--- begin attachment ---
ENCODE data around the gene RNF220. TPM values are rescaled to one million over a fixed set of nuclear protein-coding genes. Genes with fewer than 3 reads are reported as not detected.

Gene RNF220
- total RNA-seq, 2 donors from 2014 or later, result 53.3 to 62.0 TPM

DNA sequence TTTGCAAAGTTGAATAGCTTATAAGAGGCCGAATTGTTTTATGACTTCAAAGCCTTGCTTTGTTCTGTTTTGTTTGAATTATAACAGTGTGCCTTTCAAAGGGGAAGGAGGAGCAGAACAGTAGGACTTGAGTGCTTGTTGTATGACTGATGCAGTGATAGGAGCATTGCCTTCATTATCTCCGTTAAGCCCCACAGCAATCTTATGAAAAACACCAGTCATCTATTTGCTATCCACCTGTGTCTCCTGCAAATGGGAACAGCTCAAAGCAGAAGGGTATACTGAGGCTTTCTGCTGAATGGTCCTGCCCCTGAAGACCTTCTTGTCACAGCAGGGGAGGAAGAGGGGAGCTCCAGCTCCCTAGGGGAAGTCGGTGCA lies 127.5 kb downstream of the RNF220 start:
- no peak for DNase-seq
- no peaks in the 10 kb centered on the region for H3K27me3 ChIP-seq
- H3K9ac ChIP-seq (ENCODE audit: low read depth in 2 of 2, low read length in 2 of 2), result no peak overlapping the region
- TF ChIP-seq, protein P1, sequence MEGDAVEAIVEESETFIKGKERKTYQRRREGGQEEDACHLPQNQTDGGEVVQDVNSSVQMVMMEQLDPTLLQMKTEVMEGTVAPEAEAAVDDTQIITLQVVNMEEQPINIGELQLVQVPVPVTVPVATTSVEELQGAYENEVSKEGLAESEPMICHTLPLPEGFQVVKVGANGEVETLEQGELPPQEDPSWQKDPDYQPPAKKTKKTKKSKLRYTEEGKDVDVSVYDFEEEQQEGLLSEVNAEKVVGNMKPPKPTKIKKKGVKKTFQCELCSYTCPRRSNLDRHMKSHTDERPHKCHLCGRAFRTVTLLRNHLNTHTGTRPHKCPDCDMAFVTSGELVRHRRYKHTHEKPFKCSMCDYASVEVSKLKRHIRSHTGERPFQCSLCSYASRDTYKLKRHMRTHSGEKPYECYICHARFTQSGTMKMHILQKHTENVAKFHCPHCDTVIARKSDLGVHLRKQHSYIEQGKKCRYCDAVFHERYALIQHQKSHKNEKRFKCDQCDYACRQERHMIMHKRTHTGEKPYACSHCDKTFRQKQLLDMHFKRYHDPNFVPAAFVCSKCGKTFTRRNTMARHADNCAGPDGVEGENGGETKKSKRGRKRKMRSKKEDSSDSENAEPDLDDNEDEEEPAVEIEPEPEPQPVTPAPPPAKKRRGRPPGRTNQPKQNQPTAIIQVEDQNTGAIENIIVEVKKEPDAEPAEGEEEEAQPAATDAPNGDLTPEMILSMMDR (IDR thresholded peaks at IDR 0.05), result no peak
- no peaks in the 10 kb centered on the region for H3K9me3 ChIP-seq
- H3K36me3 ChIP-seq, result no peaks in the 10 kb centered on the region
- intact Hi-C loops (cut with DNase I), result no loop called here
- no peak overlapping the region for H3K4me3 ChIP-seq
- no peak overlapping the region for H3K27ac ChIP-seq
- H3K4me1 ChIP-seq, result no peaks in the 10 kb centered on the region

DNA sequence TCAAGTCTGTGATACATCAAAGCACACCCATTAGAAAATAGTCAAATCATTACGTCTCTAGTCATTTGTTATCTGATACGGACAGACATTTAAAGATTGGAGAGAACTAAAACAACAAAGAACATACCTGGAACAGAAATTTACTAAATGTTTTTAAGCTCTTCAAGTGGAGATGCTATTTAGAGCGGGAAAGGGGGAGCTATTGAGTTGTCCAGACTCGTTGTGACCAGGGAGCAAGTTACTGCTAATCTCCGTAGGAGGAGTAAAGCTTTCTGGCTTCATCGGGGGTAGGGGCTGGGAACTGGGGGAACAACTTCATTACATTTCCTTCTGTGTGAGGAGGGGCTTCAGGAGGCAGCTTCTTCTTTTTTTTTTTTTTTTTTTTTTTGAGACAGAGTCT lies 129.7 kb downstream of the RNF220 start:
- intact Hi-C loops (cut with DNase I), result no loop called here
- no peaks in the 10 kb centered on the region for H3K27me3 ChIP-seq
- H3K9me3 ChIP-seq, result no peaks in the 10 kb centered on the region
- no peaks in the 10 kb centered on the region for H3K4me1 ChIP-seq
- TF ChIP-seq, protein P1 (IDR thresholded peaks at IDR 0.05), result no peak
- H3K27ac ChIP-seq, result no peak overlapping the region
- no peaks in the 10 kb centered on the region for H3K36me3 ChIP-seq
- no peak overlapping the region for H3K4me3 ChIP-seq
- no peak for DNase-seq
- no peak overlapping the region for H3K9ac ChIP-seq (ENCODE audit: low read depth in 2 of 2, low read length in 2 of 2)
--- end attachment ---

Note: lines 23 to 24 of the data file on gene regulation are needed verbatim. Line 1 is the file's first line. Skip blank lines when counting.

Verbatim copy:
- no peak overlapping the region for H3K4me3 ChIP-seq
- no peak for DNase-seq